Unlocking Social Value

How to unlock social value in housing and regeneration

Group of eight boys and girls with skateboards and helmets photographed in front of a graffiti wall
Social value for skateboarders at Queen Elizabeth Park (Photo: London Legacy Development Corporation)

Are housing and regeneration projects unlocking social value for communities, and if so how? Our practice-based research project finds out.

For the last ten years, public bodies have been required by law to consider how to unlock social value in housing and regeneration projects. So how is this being done well, and is there evidence of community benefits?

Our major programme for 2023/24 will explore how housing and regeneration projects can unlock more social value for communities in London.

The final report, Social Value: How to be a good ancestor, is published on 16 May. Register now for the report launch here

We will consider how to create a “social value legacy” in places throughout London by planning for long-term social impact. To support this aim, we will develop guidance to help boroughs, businesses and communities to collaborate, and create social value together.

The programme will bring together practitioners, investors and community stakeholders to develop the case for meaningful social value interventions.

What is social value in housing and regeneration?

Social value is the benefit to the economy, communities and the environment from commercial investment. It has huge potential to shape how people experience places, so the built environment sector has an important role to play.

Since the Public Services (Social Value) Act in 2012, social value has grown in importance. The sector has used several mechanisms to deliver social value, including Section 106 agreements, public sector procurement, and planning policy.

But the traditional approach of ‘added extras’ in bids or planning applications may be disappearing. We are seeing a more integrated approach to social value that delivers sustainable and equitable places to meet social needs.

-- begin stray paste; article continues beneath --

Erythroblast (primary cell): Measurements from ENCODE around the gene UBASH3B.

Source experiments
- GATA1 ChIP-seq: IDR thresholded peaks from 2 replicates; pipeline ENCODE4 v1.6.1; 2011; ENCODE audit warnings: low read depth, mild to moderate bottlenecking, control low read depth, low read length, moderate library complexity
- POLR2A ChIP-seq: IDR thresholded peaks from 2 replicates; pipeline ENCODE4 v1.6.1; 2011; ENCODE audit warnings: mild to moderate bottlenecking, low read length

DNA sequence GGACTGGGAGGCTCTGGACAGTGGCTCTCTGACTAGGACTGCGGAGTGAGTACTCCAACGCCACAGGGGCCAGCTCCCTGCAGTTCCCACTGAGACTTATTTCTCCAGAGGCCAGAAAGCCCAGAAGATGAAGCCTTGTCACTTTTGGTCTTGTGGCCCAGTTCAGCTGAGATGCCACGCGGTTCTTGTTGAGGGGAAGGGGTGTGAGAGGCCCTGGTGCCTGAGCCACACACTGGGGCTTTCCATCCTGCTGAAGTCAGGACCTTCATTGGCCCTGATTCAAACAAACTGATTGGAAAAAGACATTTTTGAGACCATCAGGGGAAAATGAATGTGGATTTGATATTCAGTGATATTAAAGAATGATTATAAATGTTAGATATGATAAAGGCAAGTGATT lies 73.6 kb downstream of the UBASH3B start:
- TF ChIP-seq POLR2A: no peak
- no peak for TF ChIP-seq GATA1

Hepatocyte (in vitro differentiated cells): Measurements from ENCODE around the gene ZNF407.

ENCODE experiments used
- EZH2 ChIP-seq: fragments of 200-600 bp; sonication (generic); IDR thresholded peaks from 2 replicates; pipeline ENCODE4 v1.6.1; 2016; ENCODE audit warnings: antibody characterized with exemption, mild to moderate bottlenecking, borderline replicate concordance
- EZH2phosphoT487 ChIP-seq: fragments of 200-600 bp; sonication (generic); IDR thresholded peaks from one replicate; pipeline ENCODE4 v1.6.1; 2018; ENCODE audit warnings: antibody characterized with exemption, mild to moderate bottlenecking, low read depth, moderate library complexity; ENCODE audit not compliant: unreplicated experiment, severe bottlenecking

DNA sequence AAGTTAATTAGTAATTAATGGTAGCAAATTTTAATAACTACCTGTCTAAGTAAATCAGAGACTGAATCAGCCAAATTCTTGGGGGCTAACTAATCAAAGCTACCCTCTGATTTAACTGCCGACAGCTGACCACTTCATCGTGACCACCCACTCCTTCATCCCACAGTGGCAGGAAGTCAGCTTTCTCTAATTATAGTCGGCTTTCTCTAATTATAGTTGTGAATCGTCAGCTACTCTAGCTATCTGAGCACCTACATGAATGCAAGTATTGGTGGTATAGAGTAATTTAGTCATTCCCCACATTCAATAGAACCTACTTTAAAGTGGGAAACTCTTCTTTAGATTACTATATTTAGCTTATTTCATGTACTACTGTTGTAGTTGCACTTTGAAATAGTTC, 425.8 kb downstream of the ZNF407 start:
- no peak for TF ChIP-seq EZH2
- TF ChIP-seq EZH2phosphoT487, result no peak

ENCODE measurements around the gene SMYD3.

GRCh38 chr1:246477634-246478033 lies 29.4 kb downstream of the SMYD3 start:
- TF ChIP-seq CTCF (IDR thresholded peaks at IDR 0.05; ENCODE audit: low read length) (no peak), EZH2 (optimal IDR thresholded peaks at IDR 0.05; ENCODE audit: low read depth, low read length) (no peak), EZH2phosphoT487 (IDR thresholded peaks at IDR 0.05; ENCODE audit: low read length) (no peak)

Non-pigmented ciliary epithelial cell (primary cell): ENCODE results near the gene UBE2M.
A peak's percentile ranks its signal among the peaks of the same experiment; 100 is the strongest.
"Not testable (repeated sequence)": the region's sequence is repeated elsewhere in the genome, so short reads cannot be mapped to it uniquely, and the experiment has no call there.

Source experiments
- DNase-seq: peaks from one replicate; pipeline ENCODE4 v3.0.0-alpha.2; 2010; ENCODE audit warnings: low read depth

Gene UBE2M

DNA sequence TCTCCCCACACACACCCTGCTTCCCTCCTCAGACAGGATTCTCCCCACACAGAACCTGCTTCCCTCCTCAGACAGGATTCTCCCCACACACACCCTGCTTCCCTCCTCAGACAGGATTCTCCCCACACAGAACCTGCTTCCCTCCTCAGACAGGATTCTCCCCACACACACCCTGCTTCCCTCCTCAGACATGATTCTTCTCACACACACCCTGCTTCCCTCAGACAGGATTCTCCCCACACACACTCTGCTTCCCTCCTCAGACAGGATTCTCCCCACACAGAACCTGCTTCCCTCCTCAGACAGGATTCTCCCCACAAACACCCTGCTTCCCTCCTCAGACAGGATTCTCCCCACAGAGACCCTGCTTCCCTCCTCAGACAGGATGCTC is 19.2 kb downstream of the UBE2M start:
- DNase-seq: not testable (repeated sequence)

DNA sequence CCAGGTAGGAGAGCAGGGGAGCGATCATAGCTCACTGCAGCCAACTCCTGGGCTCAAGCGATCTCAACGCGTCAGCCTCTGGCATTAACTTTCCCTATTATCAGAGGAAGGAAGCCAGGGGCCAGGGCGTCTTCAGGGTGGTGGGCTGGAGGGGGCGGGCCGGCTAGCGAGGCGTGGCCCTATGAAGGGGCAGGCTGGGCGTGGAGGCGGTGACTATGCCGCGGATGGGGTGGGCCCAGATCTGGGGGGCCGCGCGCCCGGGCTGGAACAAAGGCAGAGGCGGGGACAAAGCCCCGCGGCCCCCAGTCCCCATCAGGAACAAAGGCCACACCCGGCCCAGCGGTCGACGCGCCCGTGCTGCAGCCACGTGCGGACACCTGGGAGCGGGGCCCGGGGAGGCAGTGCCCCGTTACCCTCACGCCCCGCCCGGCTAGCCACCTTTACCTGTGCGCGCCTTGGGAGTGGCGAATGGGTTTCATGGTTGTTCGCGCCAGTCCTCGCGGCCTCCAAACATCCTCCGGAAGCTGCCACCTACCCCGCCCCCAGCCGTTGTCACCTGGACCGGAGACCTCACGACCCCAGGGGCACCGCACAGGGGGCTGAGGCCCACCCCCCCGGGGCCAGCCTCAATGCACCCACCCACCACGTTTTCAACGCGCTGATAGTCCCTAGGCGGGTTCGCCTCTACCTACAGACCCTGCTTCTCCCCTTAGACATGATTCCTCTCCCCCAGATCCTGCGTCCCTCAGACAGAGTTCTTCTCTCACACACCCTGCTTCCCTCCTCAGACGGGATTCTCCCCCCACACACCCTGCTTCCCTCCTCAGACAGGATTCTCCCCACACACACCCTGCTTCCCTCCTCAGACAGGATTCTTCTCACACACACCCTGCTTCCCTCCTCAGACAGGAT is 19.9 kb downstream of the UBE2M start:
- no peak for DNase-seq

Group of young people in hard hats and hi-viz vests standing on scaffolding on a building site
Training as social value: students on placement. Picture: Countryside

Is social value working for communities?

There are concerns that housing and regeneration projects are not unlocking as much social value for communities in London as they should. Why?

Firstly, the concept is not clearly understood. There are many terms to describe similar approaches, such as impact investing, responsible procurement, and environmental, social and governance (ESG).

Different terms appeal to different organisations so public and private sectors aren’t speaking the same language.

Secondly, the current approach to social value relies heavily on financial measures as a proxy for social impact. Measuring the intangible benefits, like wellbeing, and demonstrating the long-term impact are more meaningful but harder to do.

There’s also a lack of understanding of the commercial and wider economic impact.

“We know the places we live are critical to our health, wellbeing, and quality of life. Adopting a social value approach to development offers real potential to deliver a city which is truly inclusive, safer, resilient, and sustainable.”

Maria Adebowale-Schwarte and David Elliott
London Sustainable Development Commission

Finally, communities now expect more practical outcomes and activities from social value. As co-production and participatory budgeting become more common, pre-defined social value metrics are no longer good enough.

We think community engagement should be at the heart of understanding local need.

How can we unlock more social value?

With rising poverty and inequality, creating meaningful social value is more important than ever. Our sector must work harder to improve the wellbeing of communities across London – and beyond.

During the programme, we are considering questions including:

  • who should be delivering social value?
  • what the best metrics are for measuring social value and its impact?
  • why should we collaborate with communities to understand local need?
  • how can the public, private and third sectors align their respective agendas on social value to maximise impact?

Picture of people sitting on deckchairs on artificial grass at the South Bank Centre in London


What does it take to build an inclusive city for young people that leaves a lasting legacy in Hackney? Our field trip on Tuesday 26 September went to find out. Write-up to follow shortly.

Our conference, Unlocking Social Value, was on Tuesday 4 July 2023. A write-up with speaker slides and video is here.

The online launch of Unlocking Social Value was on Thursday 4 May. See the speaker list here and a recording of the online event here.

Sign up to our mailing list to find out about future events in this programme first.




Please get in touch if you would like to find out more by about Unlocking Social Value.

We would love to hear from you if you have case studies or evidence of impact of a social value project.

Contact us


Thanks to our programme sponsors

Bouygues UK, Countryside Partnerships, Linkcity, Mount Anvil, 
Pollard Thomas Edwards, Trowers & Hamlins, YooCapital